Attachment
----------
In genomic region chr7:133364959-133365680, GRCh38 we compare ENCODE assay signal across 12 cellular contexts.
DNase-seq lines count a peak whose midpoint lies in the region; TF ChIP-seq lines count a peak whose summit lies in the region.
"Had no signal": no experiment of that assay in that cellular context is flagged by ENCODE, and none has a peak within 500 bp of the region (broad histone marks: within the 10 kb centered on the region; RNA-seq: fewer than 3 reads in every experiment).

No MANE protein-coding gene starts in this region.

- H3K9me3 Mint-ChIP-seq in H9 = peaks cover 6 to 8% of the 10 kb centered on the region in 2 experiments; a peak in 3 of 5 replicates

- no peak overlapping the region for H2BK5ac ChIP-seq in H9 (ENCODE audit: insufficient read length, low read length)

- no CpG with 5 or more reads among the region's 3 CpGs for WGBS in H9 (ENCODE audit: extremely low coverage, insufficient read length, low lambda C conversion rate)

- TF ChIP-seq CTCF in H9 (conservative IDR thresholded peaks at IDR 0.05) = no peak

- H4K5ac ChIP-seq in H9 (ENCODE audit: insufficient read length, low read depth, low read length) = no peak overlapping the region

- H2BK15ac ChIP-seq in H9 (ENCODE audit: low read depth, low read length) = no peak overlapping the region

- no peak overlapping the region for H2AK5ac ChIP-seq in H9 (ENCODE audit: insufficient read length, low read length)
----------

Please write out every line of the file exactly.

In genomic region chr7:133364959-133365680, GRCh38 we compare ENCODE assay signal across 12 cellular contexts.
DNase-seq lines count a peak whose midpoint lies in the region; TF ChIP-seq lines count a peak whose summit lies in the region.
"Had no signal": no experiment of that assay in that cellular context is flagged by ENCODE, and none has a peak within 500 bp of the region (broad histone marks: within the 10 kb centered on the region; RNA-seq: fewer than 3 reads in every experiment).

No MANE protein-coding gene starts in this region.

- H3K9me3 Mint-ChIP-seq in H9 = peaks cover 6 to 8% of the 10 kb centered on the region in 2 experiments; a peak in 3 of 5 replicates

- no peak overlapping the region for H2BK5ac ChIP-seq in H9 (ENCODE audit: insufficient read length, low read length)

- no CpG with 5 or more reads among the region's 3 CpGs for WGBS in H9 (ENCODE audit: extremely low coverage, insufficient read length, low lambda C conversion rate)

- TF ChIP-seq CTCF in H9 (conservative IDR thresholded peaks at IDR 0.05) = no peak

- H4K5ac ChIP-seq in H9 (ENCODE audit: insufficient read length, low read depth, low read length) = no peak overlapping the region

- H2BK15ac ChIP-seq in H9 (ENCODE audit: low read depth, low read length) = no peak overlapping the region

- no peak overlapping the region for H2AK5ac ChIP-seq in H9 (ENCODE audit: insufficient read length, low read length)